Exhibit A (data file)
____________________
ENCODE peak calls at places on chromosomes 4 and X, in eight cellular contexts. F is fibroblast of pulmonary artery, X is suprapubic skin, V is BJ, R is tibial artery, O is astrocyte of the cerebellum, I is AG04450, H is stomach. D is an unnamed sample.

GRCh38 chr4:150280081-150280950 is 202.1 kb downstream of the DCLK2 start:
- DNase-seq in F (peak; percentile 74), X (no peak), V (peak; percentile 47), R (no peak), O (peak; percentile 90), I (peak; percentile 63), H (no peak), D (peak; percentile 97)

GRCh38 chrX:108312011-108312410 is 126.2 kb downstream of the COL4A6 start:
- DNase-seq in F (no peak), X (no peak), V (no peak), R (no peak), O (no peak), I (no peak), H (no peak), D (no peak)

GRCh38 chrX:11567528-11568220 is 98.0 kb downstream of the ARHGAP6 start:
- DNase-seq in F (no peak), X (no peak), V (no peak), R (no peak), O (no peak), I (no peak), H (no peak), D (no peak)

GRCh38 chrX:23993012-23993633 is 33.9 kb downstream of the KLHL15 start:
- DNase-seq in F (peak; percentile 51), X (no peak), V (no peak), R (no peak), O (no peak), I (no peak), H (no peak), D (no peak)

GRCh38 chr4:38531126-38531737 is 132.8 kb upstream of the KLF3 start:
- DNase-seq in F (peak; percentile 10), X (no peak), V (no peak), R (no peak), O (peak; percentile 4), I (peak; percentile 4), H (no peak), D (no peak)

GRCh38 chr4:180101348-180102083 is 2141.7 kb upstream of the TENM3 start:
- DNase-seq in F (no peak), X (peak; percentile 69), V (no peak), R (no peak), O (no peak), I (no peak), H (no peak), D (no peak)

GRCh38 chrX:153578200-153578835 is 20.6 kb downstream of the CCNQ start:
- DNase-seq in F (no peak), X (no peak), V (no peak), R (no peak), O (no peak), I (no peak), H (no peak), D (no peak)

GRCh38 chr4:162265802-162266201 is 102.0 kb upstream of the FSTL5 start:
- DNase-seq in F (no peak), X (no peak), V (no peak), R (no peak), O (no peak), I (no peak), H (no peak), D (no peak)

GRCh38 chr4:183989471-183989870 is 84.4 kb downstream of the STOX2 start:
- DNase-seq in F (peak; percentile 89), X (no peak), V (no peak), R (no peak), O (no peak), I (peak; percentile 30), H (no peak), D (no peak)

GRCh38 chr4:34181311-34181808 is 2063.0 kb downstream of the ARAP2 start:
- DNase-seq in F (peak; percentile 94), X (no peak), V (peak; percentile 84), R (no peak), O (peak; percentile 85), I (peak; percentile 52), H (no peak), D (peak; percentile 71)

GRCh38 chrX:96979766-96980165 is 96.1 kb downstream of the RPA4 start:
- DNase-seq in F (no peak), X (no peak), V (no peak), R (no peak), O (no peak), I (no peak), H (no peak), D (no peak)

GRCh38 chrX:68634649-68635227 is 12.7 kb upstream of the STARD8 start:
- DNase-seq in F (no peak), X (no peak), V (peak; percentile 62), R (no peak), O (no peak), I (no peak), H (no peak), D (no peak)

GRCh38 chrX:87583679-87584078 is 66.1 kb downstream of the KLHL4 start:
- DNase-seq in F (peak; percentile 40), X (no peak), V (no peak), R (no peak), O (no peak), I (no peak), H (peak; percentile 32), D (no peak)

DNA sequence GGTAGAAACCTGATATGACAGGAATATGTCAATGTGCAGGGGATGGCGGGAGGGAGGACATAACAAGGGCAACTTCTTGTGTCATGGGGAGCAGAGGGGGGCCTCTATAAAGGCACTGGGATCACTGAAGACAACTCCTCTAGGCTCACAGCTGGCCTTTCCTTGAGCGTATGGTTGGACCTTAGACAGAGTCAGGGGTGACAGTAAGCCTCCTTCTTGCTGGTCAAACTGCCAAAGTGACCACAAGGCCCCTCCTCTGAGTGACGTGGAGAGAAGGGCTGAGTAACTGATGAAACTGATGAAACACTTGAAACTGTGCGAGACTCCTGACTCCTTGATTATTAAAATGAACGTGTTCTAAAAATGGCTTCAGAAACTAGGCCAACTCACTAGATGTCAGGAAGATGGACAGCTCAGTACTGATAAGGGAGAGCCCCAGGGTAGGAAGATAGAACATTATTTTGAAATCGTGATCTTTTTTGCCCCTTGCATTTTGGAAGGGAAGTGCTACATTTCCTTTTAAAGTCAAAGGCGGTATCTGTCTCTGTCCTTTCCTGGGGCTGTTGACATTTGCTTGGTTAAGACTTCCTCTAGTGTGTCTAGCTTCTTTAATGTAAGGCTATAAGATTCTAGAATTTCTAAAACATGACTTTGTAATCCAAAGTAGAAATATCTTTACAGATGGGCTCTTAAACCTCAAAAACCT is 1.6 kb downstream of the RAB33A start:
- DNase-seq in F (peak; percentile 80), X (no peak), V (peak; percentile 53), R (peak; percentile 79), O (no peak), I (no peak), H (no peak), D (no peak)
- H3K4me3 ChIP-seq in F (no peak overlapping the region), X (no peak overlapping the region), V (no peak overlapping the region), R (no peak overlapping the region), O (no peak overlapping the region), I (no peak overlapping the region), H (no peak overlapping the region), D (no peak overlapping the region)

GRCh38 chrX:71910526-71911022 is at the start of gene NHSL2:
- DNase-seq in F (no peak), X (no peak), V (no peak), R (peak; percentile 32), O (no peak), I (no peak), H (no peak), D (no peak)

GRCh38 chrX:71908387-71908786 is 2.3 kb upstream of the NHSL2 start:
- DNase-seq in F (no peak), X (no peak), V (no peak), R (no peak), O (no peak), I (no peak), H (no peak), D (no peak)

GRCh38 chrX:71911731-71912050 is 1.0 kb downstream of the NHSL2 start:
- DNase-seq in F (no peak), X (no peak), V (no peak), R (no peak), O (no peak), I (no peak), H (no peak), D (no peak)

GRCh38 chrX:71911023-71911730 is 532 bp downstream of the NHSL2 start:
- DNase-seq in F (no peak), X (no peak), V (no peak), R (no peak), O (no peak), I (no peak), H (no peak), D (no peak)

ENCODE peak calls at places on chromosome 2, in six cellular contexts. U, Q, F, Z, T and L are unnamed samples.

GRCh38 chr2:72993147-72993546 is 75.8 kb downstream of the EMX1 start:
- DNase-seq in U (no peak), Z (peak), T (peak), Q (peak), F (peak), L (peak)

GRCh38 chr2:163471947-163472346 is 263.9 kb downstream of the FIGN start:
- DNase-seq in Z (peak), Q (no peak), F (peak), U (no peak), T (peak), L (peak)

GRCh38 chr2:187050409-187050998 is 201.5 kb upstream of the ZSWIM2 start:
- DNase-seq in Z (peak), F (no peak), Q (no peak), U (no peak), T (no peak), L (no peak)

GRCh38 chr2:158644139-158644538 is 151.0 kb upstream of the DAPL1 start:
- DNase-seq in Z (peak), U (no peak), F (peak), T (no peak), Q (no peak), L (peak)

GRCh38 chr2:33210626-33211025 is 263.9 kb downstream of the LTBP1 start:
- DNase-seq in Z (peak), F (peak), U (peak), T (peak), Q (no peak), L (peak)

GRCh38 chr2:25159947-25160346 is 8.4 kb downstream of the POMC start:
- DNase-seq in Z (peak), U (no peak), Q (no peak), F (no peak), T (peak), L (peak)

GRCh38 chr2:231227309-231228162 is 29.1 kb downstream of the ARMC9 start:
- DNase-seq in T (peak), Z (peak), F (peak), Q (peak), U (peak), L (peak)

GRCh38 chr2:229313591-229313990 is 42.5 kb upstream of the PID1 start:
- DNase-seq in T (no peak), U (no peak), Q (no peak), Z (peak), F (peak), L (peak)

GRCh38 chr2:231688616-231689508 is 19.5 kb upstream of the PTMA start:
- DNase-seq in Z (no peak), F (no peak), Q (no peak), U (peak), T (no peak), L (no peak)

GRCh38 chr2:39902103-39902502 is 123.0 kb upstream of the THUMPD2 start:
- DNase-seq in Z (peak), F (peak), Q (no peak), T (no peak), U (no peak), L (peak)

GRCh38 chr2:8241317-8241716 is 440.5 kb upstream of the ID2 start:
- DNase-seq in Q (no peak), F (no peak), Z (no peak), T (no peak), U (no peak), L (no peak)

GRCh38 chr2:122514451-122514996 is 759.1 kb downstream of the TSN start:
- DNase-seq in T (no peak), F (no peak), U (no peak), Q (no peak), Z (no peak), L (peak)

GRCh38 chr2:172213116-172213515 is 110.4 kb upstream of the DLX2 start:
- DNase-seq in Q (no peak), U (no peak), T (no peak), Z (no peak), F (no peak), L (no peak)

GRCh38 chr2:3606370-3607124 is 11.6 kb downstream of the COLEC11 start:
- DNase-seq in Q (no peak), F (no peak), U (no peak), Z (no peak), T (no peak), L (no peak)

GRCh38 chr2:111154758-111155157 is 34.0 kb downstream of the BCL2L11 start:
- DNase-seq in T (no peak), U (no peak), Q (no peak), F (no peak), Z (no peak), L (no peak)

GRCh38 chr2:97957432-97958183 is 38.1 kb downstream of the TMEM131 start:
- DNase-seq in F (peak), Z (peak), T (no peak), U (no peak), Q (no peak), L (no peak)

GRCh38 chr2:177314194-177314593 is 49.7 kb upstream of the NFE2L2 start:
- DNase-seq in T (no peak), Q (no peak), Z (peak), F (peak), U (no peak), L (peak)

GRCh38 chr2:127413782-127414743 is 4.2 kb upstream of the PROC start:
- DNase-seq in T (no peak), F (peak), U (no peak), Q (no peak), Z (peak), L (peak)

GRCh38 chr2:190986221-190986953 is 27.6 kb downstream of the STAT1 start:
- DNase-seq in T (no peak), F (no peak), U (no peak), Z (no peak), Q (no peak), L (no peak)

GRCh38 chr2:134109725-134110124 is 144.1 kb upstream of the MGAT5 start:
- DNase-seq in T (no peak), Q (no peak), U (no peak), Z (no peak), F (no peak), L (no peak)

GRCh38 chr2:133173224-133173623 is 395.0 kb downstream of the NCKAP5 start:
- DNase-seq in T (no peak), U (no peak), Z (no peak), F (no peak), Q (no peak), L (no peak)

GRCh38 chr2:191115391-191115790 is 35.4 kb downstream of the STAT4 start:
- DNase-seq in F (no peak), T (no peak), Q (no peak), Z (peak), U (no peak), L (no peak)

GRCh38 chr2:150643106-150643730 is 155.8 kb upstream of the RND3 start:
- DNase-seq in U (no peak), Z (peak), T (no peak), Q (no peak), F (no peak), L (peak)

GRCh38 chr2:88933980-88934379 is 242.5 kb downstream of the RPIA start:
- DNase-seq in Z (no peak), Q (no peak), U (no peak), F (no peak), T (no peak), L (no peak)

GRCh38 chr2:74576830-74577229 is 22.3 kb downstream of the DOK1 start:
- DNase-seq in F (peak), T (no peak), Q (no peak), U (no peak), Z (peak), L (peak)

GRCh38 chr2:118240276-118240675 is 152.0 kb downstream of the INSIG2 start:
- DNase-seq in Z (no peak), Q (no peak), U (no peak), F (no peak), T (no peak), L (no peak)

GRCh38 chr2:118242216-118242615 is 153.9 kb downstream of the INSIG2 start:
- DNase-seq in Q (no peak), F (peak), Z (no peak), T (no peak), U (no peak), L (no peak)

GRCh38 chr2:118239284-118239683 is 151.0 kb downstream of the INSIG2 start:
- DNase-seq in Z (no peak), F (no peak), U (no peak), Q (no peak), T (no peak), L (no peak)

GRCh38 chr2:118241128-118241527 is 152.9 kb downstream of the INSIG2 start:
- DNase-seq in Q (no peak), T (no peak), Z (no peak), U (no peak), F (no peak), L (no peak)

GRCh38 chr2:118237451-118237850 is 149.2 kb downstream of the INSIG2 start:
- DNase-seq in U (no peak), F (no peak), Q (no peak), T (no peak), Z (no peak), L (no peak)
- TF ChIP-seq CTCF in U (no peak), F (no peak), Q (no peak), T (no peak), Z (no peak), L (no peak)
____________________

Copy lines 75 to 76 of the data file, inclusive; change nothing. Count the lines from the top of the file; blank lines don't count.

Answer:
- DNase-seq in T (no peak), F (peak), U (no peak), Q (no peak), Z (peak), L (peak)

GRCh38 chr2:190986221-190986953 is 27.6 kb downstream of the STAT1 start: